This Scottish Government, led global health work - and in particular the development of the NHSScotland Global Citizenship Programme - is a key example of the Beyond Aid agenda - where we continue to work across Ministerial portfolios to support international aims and identify other policies which can contribute positively to development outcomes.
Figure 9.2. Physiotherapist Gillian Calder supports a burns prevention and care partnership in Malawi
9.2.3. Contribution to Development 2017-2018
The Programme, still in its early stages, has already had a number of early successes including: the establishment of the Scottish Global Health Co-ordination Unit which will have a facilitating role in the co-ordination of health partnership work in NHSScotland, including helping to identify opportunities, volunteers and gathering best practice, intelligence and information. ( www.scottishglobalhealth.org), an NHSScotland Global Citizenship Champions Network with NHS staff actively involved in global health work has also been established, and a People Register set up, with NHS staff with a range of skills and expertise in clinical and non-clinical areas signed up to get involved in global health work going forward.
Work is also underway to baseline and better understand the current NHSScotland global health contribution including mapping current health partnerships, international medical training fellowships and medical electives. This work is being aligned with the United Nations Sustainable Development Goals.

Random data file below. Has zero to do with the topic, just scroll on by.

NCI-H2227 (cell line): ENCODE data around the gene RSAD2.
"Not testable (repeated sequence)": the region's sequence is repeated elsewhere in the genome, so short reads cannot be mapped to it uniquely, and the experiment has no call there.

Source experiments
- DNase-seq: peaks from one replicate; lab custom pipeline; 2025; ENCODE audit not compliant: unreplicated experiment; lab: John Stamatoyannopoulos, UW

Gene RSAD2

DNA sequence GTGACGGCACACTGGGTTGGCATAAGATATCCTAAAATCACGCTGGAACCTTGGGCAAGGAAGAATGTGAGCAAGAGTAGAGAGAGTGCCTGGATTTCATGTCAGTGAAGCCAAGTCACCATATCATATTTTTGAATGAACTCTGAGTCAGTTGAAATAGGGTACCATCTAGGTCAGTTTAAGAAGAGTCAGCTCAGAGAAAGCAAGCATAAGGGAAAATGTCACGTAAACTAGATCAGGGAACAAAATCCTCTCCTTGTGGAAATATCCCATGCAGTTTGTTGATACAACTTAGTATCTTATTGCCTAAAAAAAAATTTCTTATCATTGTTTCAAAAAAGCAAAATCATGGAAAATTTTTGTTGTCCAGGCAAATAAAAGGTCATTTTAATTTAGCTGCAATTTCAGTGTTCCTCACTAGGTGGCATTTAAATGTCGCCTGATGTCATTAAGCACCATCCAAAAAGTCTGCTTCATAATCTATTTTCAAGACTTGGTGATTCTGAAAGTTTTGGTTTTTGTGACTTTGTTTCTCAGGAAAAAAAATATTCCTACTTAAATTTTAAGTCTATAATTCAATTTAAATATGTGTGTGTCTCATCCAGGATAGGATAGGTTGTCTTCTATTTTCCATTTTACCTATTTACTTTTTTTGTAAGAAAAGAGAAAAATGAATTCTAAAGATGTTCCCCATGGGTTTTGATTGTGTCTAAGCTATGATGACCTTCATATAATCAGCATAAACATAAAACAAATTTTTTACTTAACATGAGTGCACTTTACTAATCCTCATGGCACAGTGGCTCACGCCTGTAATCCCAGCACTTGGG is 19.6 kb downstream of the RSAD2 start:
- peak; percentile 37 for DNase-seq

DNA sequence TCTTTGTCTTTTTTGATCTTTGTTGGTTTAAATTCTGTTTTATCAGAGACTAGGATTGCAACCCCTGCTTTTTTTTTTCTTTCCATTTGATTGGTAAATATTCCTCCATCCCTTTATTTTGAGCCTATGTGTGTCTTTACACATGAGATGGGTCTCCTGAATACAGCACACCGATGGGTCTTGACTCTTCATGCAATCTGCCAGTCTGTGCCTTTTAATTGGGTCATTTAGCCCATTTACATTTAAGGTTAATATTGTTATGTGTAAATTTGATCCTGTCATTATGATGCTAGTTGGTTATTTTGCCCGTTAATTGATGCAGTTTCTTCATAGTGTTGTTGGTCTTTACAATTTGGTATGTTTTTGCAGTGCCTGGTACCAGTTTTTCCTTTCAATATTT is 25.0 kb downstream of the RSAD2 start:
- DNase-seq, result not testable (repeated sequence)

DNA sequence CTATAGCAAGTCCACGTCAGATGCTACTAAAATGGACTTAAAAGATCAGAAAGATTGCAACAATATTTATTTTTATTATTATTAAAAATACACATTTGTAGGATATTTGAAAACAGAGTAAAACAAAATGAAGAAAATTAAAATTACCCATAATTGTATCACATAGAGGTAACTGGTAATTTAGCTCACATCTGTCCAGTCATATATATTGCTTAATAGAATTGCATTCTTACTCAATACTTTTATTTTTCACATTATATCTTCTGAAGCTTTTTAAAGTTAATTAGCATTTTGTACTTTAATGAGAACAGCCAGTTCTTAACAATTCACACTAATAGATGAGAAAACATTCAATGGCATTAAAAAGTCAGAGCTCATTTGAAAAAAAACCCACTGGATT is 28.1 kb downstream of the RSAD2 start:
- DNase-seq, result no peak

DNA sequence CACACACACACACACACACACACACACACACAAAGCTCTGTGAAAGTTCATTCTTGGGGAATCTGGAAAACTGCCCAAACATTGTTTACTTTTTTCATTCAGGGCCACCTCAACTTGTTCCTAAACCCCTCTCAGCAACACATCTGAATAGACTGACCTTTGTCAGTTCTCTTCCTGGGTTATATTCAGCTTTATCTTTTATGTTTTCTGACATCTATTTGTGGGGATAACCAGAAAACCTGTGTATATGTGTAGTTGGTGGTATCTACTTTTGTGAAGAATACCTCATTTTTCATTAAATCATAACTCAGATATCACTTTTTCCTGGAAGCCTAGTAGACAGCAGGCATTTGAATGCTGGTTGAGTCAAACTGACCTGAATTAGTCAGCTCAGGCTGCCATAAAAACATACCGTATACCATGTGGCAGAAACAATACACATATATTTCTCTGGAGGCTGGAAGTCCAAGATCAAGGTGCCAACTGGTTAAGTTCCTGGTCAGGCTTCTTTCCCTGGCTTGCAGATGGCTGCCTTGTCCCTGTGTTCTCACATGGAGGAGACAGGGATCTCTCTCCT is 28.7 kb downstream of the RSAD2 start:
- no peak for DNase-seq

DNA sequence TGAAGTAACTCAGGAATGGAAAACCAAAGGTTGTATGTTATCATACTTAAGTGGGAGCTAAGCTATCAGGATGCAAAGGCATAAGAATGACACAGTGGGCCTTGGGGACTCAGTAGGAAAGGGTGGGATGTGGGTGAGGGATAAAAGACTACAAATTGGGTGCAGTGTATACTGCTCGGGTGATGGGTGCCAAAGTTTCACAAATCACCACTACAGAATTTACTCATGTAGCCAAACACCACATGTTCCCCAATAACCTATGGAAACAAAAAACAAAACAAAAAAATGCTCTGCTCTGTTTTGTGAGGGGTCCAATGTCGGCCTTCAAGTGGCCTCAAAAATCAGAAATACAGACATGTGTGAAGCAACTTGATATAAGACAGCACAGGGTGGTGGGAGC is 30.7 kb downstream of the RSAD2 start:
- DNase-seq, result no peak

Ultimately the programme will implement:
- A programme of activities, projects and initiatives that are needs-led and developed collaboratively using agreed partnership working principles.
- The Scottish Global Health Co-ordination Unit as the portal through which our partner countries notify of their needs from Scotland, with Scotland then responding by sharing its expertise with those countries.
- Access for all staff and NHS Boards to support and guidance on global citizenship and health partnership opportunities.
- A framework for Global Citizenship that can be shared with and extended to other sectors as required.
- Partnerships between NHS Boards and a region, hospital or healthcare provider in either Malawi, Zambia, Rwanda or Pakistan.
9.2.4. Dr Lalick Banda's Story
The NHS Borders, Scotland have twinned with St Francis Hospital in Zambia and has been involved with projects in Maternity, Paediatrics, Physiotherapy, HIV, Sexual Health, Pharmacy, Public Health, Opthalmology, Radiology and TB control, and are in the process of completing a large project to improve the water supply.
Dr Lalick Banda, the Hospital Superintendent for St Francis Hospital, discusses the impact of the NHS Borders, Scotland's Water for Life project:
"…for the patients you need water to bath the patients, you need the water to clean up the wards against infections, you need the water to flush the sanitary units in the hospital and all that. The pipes which were laid at St Francis coming from the boreholes were very old, they were metallic old pipes, which over the years have rusted and when they rusted they developed, they started leaking actually and we have leaking a lot of water through the leaks so the Water for Life project came at the right time, I can just imagine this time, if this project was not there what could have been happening to this institution…" (Dr Lalick Banda, 2018)